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Howard E. Woodford was a soldier in the United States Army who received the Medal of Honor in World War II during actions in the campaign to recapture the Philippines from Japanese forces in 1945. He was killed in action while helping a Filipino guerrilla battalion repulse enemy forces.
He is buried in Akron, Ohio.
Medal of Honor citation. Woodford, Howard E.
Rank and organization:Staff Sergeant, U.S. Army, Company I, 130th Infantry, 33d Infantry Division
Place and date: Near Tabio, Luzon, Philippine Islands, June 6, 1945
Entered service at:Barberton, Ohio
Citation: He volunteered to investigate the delay in a scheduled attack by an attached guerrilla battalion. Reaching the line of departure, he found that the lead company, in combat for the first time, was immobilized by intense enemy mortar, machinegun, and rifle fire which had caused casualties to key personnel. Knowing that further failure to advance would endanger the flanks of adjacent units, as well as delay capture of the objective, he immediately took command of the company, evacuated the wounded, reorganized the unit under fire, and prepared to attack. He repeatedly exposed himself to draw revealing fire from the Japanese strongpoints, and then moved forward with a 5-man covering force to determine exact enemy positions. Although intense enemy machinegun fire killed 2 and wounded his other 3 men, S/Sgt. Woodford resolutely continued his patrol before returning to the company. Then, against bitter resistance, he guided the guerrillas up a barren hill and captured the objective, personally accounting for 2 hostile machinegunners and courageously reconnoitering strong defensive positions before directing neutralizing fire. After organizing a perimeter defense for the night, he was given permission by radio to return to his battalion, but, feeling that he was needed to maintain proper control, he chose to remain with the guerrillas. Before dawn the next morning the enemy launched a fierce suicide attack with mortars, grenades, and small-arms fire, and infiltrated through the perimeter. Though wounded by a grenade, S/Sgt. Woodford remained at his post calling for mortar support until bullets knocked out his radio. Then, seizing a rifle he began working his way around the perimeter, encouraging the men until he reached a weak spot where 2 guerrillas had been killed. Filling this gap himself, he fought off the enemy. At daybreak he was found dead in his foxhole, but 37 enemy dead were lying in and around his position. By his daring, skillful, and inspiring leadership, as well as by his gallant determination to search out and kill the enemy, S/Sgt. Woodford led an inexperienced unit in capturing and securing a vital objective, and was responsible for the successful continuance of a vitally important general advance.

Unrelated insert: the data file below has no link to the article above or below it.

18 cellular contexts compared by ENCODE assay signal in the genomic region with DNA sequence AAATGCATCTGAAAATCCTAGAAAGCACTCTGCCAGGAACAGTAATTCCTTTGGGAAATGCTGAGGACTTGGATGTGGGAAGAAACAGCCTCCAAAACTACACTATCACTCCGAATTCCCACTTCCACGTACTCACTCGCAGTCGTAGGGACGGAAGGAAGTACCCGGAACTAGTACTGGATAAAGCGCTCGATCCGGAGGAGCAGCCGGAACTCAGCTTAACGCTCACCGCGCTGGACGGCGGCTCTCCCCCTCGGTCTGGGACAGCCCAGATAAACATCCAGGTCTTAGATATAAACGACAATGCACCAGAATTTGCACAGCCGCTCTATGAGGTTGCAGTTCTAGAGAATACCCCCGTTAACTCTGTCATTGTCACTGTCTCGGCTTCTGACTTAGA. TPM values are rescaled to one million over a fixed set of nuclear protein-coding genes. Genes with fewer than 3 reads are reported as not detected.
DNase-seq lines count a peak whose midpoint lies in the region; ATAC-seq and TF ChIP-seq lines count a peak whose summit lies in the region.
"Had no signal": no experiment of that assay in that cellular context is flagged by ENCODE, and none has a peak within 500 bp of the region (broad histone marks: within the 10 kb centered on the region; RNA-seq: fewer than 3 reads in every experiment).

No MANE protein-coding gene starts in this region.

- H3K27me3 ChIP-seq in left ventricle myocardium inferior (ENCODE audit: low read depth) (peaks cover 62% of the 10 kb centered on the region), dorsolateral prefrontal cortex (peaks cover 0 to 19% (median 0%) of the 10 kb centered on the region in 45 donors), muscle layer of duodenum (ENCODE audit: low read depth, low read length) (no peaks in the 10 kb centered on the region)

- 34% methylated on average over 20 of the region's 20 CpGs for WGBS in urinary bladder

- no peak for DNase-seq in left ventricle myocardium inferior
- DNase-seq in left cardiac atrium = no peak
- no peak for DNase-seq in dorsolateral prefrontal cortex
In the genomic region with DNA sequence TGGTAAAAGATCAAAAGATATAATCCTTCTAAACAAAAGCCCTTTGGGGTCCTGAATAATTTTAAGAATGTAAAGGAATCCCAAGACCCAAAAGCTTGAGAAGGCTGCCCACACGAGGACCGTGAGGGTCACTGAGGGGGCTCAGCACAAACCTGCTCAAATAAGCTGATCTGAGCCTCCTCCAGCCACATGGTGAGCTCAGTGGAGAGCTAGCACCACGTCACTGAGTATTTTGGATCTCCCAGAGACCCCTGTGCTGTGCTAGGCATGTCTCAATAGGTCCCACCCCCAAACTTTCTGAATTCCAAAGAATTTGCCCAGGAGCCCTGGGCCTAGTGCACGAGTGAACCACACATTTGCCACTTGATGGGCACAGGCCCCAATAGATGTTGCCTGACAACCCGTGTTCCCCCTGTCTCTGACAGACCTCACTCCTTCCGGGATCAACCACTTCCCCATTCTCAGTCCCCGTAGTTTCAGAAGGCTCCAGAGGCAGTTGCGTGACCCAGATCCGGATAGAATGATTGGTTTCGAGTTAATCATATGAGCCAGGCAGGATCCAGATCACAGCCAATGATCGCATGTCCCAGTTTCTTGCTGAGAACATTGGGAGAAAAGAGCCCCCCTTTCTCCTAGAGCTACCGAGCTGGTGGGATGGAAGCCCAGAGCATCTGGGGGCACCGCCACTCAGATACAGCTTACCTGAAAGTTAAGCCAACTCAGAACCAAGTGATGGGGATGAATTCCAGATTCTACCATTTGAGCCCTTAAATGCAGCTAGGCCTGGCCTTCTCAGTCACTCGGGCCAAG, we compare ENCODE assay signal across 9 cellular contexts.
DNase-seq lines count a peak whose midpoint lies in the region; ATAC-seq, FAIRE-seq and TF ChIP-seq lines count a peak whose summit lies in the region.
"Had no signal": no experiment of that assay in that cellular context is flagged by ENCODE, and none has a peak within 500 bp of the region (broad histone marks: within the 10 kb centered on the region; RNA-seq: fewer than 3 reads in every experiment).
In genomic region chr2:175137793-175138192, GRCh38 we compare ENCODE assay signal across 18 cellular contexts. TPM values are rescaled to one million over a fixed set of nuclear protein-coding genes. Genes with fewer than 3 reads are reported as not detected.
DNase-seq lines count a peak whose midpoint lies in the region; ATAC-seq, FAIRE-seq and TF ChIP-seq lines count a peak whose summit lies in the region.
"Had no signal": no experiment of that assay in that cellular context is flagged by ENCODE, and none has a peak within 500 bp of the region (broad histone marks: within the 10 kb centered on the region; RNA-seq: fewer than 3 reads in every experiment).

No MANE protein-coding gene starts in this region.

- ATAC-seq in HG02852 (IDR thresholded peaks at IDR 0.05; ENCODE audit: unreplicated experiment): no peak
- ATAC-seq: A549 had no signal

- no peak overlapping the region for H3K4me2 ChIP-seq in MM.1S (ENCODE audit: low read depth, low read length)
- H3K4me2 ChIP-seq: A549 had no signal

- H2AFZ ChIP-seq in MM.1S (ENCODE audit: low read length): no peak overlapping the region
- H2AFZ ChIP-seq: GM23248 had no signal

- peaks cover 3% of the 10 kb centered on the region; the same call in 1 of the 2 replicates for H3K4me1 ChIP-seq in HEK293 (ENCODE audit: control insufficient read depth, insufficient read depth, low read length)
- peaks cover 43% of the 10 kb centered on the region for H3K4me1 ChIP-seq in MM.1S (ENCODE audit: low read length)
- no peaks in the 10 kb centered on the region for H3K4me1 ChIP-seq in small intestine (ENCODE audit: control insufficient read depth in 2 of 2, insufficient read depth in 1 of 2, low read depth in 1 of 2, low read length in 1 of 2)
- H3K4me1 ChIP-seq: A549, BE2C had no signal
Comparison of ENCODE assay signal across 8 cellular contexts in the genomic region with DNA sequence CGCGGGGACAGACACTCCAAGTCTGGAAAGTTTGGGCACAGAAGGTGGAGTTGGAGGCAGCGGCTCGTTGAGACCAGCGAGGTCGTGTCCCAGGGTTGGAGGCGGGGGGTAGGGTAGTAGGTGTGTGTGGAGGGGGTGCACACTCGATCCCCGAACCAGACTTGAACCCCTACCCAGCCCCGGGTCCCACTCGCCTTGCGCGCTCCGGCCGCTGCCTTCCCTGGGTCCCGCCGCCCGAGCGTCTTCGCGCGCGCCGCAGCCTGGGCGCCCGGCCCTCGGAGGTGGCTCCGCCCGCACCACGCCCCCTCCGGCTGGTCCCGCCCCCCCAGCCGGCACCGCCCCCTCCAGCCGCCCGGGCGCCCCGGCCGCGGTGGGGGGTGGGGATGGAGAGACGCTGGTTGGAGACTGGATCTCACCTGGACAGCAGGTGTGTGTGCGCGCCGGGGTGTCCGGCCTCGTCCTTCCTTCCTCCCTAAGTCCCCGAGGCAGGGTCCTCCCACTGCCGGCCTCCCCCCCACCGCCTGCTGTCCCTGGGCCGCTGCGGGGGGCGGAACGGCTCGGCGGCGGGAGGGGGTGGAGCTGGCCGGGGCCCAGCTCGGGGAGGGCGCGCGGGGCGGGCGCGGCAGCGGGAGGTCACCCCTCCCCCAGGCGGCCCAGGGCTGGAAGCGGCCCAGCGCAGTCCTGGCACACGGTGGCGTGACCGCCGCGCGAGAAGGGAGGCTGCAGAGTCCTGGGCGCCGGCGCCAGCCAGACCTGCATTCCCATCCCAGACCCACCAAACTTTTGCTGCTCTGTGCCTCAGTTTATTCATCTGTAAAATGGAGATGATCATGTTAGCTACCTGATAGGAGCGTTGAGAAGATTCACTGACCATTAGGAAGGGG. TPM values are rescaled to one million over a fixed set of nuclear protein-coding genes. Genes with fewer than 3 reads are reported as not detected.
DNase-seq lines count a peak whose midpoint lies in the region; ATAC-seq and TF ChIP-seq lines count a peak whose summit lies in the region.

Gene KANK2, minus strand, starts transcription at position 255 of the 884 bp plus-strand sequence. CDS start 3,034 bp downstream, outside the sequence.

Sgt. Howard E. Woodford
(AP-191: dp. 6,550; 1. 455'3", b. 62', dr. 28'6", s. 15.5
k.; cl. Boulder Victory, T. VC2-S-AP-2 )
Sgt. Howard E. Woodford was laid down under a Maritime Commission contract (MC hull V-286) on 18 April 1945 as Goucher Victory by Bethlehem-Fairfield Shipyard, Inc., Baltimore, Md., launched on 2 June 1945; sponsored by Miss Susannah Eby of Goucher College, and delivered to the War Shipping Administration on 30 June 1945.
Converted into a troop transport that summer Goucher Victory, renamed Sgt. Howard E. Woodford served the Army Transportation Corps at the close of World War II, returning American troops to the United States.
On 7 September 1949, the Army Ocean Transport Service declared the troop transport in excess of military requirements, and she was placed in the National Defense Reserve Fleet at Suisun Bay, Calif. On 1 October, Sgt. Howard E. Woodford was transferred to the Military Sea Transportation Service, and was delivered on 22 July 1950 to become a USNS ship. For nearly a year and one-half, Sgt. Howard E. Woodford saw continuous service in Japanese and Korean waters before being placed in the National Defense Reserve Fleet at Olympia and being struck from the Navy list on 4 December 1952.
The troop transport was sold to Tai Kien Industry Co. Ltd., on 27 March 1972 for scrapping.
Sgt. Howard E. Woodford received five battle stars for service in the Korean conflict.